Pahamin’s Najah Air said to be seeking RM1b in first funding for Malaysia Airlines

This article first appeared in The Edge Financial Daily, on July 15, 2019.
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KUALA LUMPUR: Najah Air Sdn Bhd, a group of businessmen led by AirAsia Group Bhd co-founder and former chairman Datuk Pahamin Ab Rajab, is said to be seeking about RM1 billion from a Japanese lender to support its takeover bid for Malaysia Airlines Bhd.

The company’s talks with the lender are still at an early stage and there is no guarantee a deal will happen, according to people familiar with the matter.

If the deal materialises, the Japanese lender will become the main funding source for the takeover offer, a source told The Edge Financial Daily. The move comes after the six-man group met Prime Minister Tun Dr Mahathir Mohamad on July 3 to express its interest in helping the government turn around the ailing national carrier. During the meeting, the group sought the approval of the premier to conduct due diligence on the airline in order to come up with a detailed restructuring plan.

It is understood that the group plans to take up a minority stake in the airline in a debt-for-equity swap, and wants control of the board and management.

Another source said tycoon Tan Sri Syed Azman Syed Ibrahim of Weststar Group, one of Malaysia Airlines’ suitors, has approached Najah Air seeking to team up with the latter to take over the national carrier. However, talks are still preliminary.

It was reported that Weststar had been invited by Khazanah Nasional Bhd, Malaysia Airlines’ sole shareholder, to put in a bid to rescue the loss-making airline. Meanwhile, aviation consultancy firm Endau Analytics has mooted the idea of setting up a task force to help the prime minister make an informed decision on Malaysia Airlines’ future.

When contacted, its founder Shukor Yusof said he proposed the idea to the prime minister last week.

He believes a task force, similar to those set up at other government-linked companies, can help Dr Mahathir assess takeover proposals received from potential investors, as well as give unadulterated opinions. “Malaysia Airlines is surviving on public money. It’s only fair for Malaysians to have a say in its fate. There must be accountability, checks and balances.”

Likening the task force to the Council of Eminent Persons, he said it should be placed under the purview of the Prime Minister’s Office (PMO) and can make recommendations directly to the prime minister, who is also Khazanah chairman.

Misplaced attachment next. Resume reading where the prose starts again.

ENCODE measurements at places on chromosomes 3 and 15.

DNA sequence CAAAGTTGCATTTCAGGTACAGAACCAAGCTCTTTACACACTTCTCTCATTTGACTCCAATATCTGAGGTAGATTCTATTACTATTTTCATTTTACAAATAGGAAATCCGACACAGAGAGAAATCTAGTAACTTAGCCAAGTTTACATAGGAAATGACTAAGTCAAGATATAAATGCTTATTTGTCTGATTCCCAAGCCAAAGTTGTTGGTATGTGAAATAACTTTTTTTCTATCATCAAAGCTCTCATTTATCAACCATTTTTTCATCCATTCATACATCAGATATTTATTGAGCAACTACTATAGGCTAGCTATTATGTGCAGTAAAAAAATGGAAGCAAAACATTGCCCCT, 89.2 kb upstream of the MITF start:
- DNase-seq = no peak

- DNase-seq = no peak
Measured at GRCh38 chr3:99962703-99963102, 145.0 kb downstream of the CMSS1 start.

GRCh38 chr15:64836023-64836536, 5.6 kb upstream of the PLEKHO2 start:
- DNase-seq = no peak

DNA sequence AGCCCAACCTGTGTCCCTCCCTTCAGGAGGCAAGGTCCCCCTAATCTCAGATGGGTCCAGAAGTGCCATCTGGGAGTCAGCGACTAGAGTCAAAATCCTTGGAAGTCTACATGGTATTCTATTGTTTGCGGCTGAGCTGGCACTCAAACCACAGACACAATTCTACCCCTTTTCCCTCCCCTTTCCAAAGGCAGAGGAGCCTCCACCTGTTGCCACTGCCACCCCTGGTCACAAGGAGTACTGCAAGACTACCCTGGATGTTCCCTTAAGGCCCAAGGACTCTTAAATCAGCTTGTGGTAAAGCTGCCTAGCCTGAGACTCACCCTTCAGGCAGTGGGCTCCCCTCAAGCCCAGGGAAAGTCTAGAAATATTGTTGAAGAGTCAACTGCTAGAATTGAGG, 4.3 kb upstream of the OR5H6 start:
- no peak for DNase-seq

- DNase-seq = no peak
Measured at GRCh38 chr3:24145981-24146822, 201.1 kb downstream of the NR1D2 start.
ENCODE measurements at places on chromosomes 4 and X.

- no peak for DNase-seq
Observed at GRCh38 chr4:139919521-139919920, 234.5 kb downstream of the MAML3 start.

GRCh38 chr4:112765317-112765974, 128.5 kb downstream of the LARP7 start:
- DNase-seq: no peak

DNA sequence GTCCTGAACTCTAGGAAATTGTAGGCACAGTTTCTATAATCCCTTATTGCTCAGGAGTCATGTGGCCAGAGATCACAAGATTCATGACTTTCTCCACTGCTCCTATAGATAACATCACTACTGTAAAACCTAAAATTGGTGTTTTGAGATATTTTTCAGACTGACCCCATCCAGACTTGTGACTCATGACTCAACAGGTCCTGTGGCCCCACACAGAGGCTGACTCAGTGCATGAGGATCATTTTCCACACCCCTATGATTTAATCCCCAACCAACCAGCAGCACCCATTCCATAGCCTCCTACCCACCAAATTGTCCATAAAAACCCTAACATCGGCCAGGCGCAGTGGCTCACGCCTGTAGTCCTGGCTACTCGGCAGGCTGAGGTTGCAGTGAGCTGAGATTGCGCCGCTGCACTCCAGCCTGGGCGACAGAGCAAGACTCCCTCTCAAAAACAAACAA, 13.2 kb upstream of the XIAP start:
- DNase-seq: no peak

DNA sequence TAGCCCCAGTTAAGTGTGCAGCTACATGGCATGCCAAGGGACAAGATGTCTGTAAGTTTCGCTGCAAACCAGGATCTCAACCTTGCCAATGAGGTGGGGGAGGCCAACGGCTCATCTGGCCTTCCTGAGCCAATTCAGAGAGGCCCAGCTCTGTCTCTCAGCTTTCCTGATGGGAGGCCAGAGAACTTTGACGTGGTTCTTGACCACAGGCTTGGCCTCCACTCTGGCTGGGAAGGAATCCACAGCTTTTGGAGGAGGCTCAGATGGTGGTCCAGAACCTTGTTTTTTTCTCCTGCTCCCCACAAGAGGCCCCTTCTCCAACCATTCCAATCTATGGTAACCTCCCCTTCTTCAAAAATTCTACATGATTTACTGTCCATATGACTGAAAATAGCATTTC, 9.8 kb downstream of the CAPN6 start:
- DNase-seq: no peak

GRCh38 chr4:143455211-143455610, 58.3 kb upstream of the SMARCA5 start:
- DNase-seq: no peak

“No one person can help deliver solutions to Malaysia Airlines. It has to be a collective initiative — a group of professional Malaysians who are like-minded, independent and with integrity, who will advise the prime minister to find the best solutions for the carrier, including appointing a new management and board of directors at the airline.

“The task force will not be involved in the day-to-day running of the airline, but [it should comprise] people who understand the business and have a wide network within the aviation industry to provide guidance to the airline under the auspices of the PMO,” he said, adding that the task force should serve at least one year to be effective.

Shukor believes the positions of the current management and board are untenable, considering the years of underperformance and missed targets under their watch. He also sees Malaysia Airlines’ proposed Long-term Business Plan as flawed. The new business plan, which is still awaiting approval from the Khazanah board, outlines that it can achieve financial break-even by 2022 and generate sufficient income to cover the cost of the capital it uses to fund its operations two years later.

“Malaysia Airlines doesn’t have the luxury of time. It has fallen far behind its competitors. It needs to raise US$1 billion for nine Boeing 737 MAX planes that start delivering in July 2020. Then there is the RM5 billion payment to bondholders due in 2022,” said Shukor.

He opines that Malaysia Airlines is on track to lose at least RM1 billion this year, taking into account fuel prices, foreign exchange volatility and intense competition. “That’s a loss of about RM3 million a day.” 

He also anticipates significant losses at FlyFirefly Sdn Bhd, following the suspension of the turboprop operator’s operations into Singapore for over four months.

Malaysia Airlines’ net loss increased by 85% year on year to RM812.11 million for the financial year ended Dec 31, 2017 (FY17). It has yet to file its financial statements for FY18.